While most older people say they don’t want aggressive care at the end of life, many get it anyway.
Care in the last month of life for Medicare patients with advanced cancer typically is even more aggressive in the Philadelphia area than in the nation as a whole, concludes a report from the Dartmouth Atlas of Health Care, which studies regional differences in care. It released a report last week that showed the percentage of cancer patients who died in hospitals in 2010, or were hospitalized or in an intensive care unit in their last month.
Oddly, participation in hospice, which should relieve symptoms rather than prolong life, is above average in the Philadelphia area. Throughout the nation, though, the average patient waits until the last week or two to join hospice.
The Dartmouth researchers believe the regional variations reflect differing physician practices and available resources rather than patient preferences or quality.
The conclusion is that many patients here are being overtreated and are not communicating well with doctors, said David Goodman, coprincipal investigator of the Dartmouth Atlas.
“I think most people would agree that most health-care systems have got some real work to do,” he said. “Patients have no idea what is the style of care in the place that they’re receiving care, and it’s not easily identifiable.”
He said doctors find it hard to pull back as their patients worsen.
The study included hospitals that cared for at least 80 Medicare patients with advanced cancer.
A survey of Medicare beneficiaries published in 2007 found that when faced with a hypothetical terminal illness, 86 percent wanted to die at home, compared with 9 percent in a hospital and 5 percent in a nursing home.
But many families may lack the resources to care for relatives safely at home. Hospice provides only limited hands-on help, and families must provide the remainder or hire aides.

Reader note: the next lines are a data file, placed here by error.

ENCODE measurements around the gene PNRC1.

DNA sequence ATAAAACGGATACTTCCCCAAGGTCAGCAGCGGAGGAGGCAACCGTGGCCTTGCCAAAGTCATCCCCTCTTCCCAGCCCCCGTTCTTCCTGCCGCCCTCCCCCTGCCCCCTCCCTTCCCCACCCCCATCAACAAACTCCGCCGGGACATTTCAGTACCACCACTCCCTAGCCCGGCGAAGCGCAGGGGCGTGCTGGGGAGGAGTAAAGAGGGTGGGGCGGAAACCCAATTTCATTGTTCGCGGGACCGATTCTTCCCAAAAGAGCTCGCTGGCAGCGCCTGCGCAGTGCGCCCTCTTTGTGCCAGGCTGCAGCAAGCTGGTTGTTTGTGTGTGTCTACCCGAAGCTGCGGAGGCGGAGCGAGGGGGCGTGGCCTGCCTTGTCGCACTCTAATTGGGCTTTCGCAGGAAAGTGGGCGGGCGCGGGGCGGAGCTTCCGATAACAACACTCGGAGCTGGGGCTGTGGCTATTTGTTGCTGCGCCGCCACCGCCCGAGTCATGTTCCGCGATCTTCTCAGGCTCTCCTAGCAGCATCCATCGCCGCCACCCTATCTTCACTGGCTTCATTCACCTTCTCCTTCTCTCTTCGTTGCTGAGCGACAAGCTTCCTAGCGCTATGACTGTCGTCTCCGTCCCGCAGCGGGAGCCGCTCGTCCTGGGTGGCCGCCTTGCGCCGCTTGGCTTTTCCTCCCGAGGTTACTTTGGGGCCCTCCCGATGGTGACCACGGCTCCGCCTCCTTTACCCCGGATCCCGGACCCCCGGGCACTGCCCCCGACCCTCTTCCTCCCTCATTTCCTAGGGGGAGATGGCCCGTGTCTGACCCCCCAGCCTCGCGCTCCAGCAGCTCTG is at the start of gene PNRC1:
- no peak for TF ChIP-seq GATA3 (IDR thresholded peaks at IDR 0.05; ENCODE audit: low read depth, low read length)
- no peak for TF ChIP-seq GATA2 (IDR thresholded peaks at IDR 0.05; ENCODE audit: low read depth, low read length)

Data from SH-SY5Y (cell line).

The new report, which analyzed the records of more than 200,000 cancer patients, found that 24.7 percent died in hospitals in 2010. The rate was much higher – 43 percent – in Manhattan, and far lower – 12.2 percent – in Sarasota, Fla. Locally, most hospitals were near the national average, but Cooper University Hospital and Einstein Medical Center were at 32 percent.
Nationally, 62 percent of patients were hospitalized in the last month of life, and 28.8 percent were in the ICU. In this area, only Thomas Jefferson University Hospital had fewer cancer patients hospitalized in the last month than the national average. All were above the national average for ICU stays.
Goodman said that Johns Hopkins and Memorial Sloan-Kettering Cancer Center, both well respected, gave less intense care. Only 18 percent of cancer patients at Hopkins went to the ICU in the last month, and only 11.5 percent at Sloan-Kettering did so.
Rebecca Aslakson, an intensive-care and palliative-care doctor at Hopkins, said her hospital teaches doctors about the importance of palliative care, which emphasizes pain control and patient goals, and shows them how to have hard conversations with patients. The philosophy is that “care up until the moment a person dies should be reflective of who they are and what they value,” she said.
James Dwyer, chief clinical officer for Virtua Health, said Virtua Memorial Hospital, which had relatively low numbers, has had a strong relationship with Samaritan Hospice and an inpatient hospice unit. Samaritan is now partnering with the entire system.
At Abington Memorial Hospital, which is closer to the national average than most local hospitals, some patients go to the hospital because of a complication from their disease or treatment that can’t be managed at home, said Maurice Gross, director of palliative medicine. He thinks there would be “less use of futile care at the end of life” if people talked with palliative specialists earlier.
Susan Gregory, a palliative-care doctor and medical director of critical care at Lankenau Medical Center, said those conversations should start outside the hospital, where most cancer care occurs.
Still, she said, decisions about how to care for cancer patients do not follow a neat script.
“I know that every single number on this page is a person,” she said as she looked at the Dartmouth report.
Some patients have as much trouble admitting that death is imminent as their doctors do. Our culture says you “fight” cancer more successfully with a positive attitude.
Gregory recently had a patient who did not respond to chemotherapy and was approaching death.
“Doc, I’ve got too much to live for. I’m going to fight this,” he told her.
“We’re in a day-at-a-time situation,” she responded. “I want you to get the most you can out of each day, because we don’t know how many days there are going to be.”
She didn’t press the case and felt bad that they hadn’t had a more fruitful conversation.
“You start to feel like you’re kicking a puppy,” she said.